The temperature of extruder in such a case depends on the kind of the modified polypropylene resin used, and the kind of organic peroxide and its quantity used, but usually the temperature is suitable to be in the range of 170 to 280 C. If it is lower than 170 C., the heat treatment of the composition is not sufficiently carried out, while even if the heat treatment is carried out at temperatures exceeding 280 C., its effectiveness is not observed so much, and contrarily there is a fear that the composition is thermally decomposed; thus either cases are undesirable.

Using the thus obtained pellets, various molded products can be produced according to injection molding process, extrusion molding process, compression molding process or the like.

The glass-fiber reinforced polypropylene resin composition according to the present invention is superior in stiffness, high-impact properties and molding fluidity; hence it is suitable to industrial parts such as automobile parts, electrical parts, and particularly to cooling fan, pulley, etc. of automobile engine.

The present invention will be described in more detail by way of Examples and Comparative examples.

In addition, melt flow index (MI), tensile strength, flexural strength, flexural modulus and Izod impact strength described therein were measured according to ASTM D-1238 (load 2.16 Kg, 230 C.), ASTM D-638, ASTM D-790, ASTM D-790 and ASTM D-256, respectively.

EXAMPLE 1

A crystalline polypropylene resin (a polypropylene homopolymer having a MI of 8) (350 g) and chlorobenzene (3,500 ml) were fed into a 5 l autoclave and the temperature was raised up to 130 C. with stirring, followed by introducing a solution of di-t-butyl peroxide (35 g) dissolved in chlorobenzene (140 ml) and a solution of maleic anhydride (50 g) dissolved in acetone (80 ml) over 4 hours, and thereafter continuing agitation at 130 C. for 3 hours to complete the reaction. The reaction was carried out in nitrogen atmosphere.

After cooling, the resulting slurry was washed with a large quantity of acetone, filtered and dried to obtain a graft polypropylene resin (GPP-A). The percentage grafting of the maleic anhydride of this resin was 11.5% by weight according to IR measurement.

An ethylene-propylene block copolymer (PP-A) (ethylene content: 18.5% by weight, MI: 0.8 g/10 min, and boiling n-heptane insoluble: 91.5% by weight) (79 parts by weight), GPP-A (one part by weight), glass fibers (GF-A) (single fiber diameter: 9 μm and length: 3 mm) treated with γ-aminopropyltriethoxysilane (0.05% by weight based on glass fibers) (20 parts by weight), 2,5-dimethyl-2,5-di(t-butylperoxy)hexane (0.1 part by weight), calcium stearate (0.02 part by weight), calcium hydroxide (0.03 part by weight), 2,6-di-t-butyl-p-methylphenol (0.05 part by weight), tetraxis[methylene-3-(3,5-di-t-butyl-4-hydroxyphenyl)propionate]methane (0.1 part by weight) and distearylthiodipropionate (0.3 part by weight) were mixed in a Henschel mixer and pelletized by means of a single screw extruder (40 mmφ) having a full flighted screw.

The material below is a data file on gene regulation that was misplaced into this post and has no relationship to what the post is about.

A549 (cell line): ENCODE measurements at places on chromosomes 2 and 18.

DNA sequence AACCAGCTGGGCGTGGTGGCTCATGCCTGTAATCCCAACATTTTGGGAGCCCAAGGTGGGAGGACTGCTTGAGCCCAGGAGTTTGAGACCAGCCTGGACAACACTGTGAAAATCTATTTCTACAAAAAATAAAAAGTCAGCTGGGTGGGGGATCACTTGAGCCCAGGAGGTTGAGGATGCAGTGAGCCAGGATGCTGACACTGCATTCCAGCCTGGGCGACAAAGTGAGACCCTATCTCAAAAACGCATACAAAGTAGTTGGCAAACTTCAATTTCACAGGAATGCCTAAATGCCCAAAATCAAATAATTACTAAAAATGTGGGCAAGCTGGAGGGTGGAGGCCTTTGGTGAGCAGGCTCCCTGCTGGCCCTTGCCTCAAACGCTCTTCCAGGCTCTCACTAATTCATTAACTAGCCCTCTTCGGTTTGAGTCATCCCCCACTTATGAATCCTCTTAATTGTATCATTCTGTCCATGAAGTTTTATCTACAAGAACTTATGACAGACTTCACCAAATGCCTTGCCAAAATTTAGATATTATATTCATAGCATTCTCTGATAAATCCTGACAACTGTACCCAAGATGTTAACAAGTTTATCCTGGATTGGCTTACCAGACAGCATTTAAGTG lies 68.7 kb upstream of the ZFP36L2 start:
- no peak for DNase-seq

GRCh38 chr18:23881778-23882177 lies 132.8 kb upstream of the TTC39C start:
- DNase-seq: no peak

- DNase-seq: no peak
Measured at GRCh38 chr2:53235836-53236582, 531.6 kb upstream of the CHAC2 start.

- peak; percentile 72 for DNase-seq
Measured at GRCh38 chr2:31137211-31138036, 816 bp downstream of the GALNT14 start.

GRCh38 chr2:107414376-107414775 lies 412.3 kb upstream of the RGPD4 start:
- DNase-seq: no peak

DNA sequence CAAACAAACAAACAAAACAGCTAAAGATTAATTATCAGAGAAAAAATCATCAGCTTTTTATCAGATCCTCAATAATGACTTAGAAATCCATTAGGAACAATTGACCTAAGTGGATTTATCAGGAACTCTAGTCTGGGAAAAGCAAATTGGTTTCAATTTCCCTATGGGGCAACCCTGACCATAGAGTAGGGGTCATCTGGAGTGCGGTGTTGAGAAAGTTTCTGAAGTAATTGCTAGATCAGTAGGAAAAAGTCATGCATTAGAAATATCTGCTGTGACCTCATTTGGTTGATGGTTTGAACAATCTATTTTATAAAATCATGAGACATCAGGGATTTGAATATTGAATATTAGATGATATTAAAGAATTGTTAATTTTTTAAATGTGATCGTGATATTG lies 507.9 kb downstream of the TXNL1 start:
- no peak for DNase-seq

The resulting pellets were molded into definite test pieces by means of an injection molding machine and various physical properties thereof were measured. The results are shown in Table 1.

EXAMPLES 2 AND 3 AND COMPARATIVE EXAMPLE 1

Tests were carried out in the same manner as in Example 1 except that the quantities of PP-A and GPP-A used were varied as shown in Table 1. The results are shown in Table 1.

EXAMPLE 4

Test was carried out in the same manner as in Example 1 except that no organic peroxide was added. The results are shown in Table 1.

Molding was difficult due to small MI, but other physical properties were good.

EXAMPLE 5

Test was carried out in the same manner as in Example 1 except that PP-A was replaced by an ethylenepropylene block copolymer (PP-B) (ethylene content: 6.7% by weight, MI: 3.3 g/10 min and boiling n-heptane insoluble: 93.2% by weight) and the quantity of the organic peroxide added was 0.07 part by weight. The results are shown in Table 1.

EXAMPLE 6

Test was carried out in the same manner as in Example 5 except that PP-B was replaced by a propylene homopolymer (MI: 1.5 g/10 min and boiling n-heptane insoluble: 96.5% by weight) (PP-C). The results are shown in Table 1.

EXAMPLE 7

Test was carried out in the same manner as in Example 1 except that PP-A and GPP-A were replaced by a graft polypropylene resin (GPP-B) (percentage grafting of maleic anhydride: 0.165% by weight) (80 parts by weight) prepared in the same manner as in the case of GPP-A from ethylene-propylene block copolymer (ethylene content: 6.8% by weight, MI: 8 g/10 min). The results are shown in Table 1.

EXAMPLE 8

Test was carried out in the same manner as in Example 1 except that when GPP-A was prepared in Example 1, maleic anhydride was replaced by acrylic acid and the resulting graft polypropylene resin (GPP-C) (percentage grafting of the acrylic acid≈1.8% by weight) was used. The results are shown in Table 1.

COMPARATIVE EXAMPLE 2

Test was carried out in the same manner as in Example 1 except that GPP-A was replaced by GPP-D (10 parts by weight) prepared by mixing maleic anhydride (1.5 part by weight), di-t-butyl peroxide (10 parts by weight) and the crystalline polypropylene (100 parts by weight) used when GPP-A was prepared, and pelletizing the mixture by means of an extruder at 220 C., and the quantity of PP-A used was reduced down to 70 parts by weight. The results are shown in Table 1.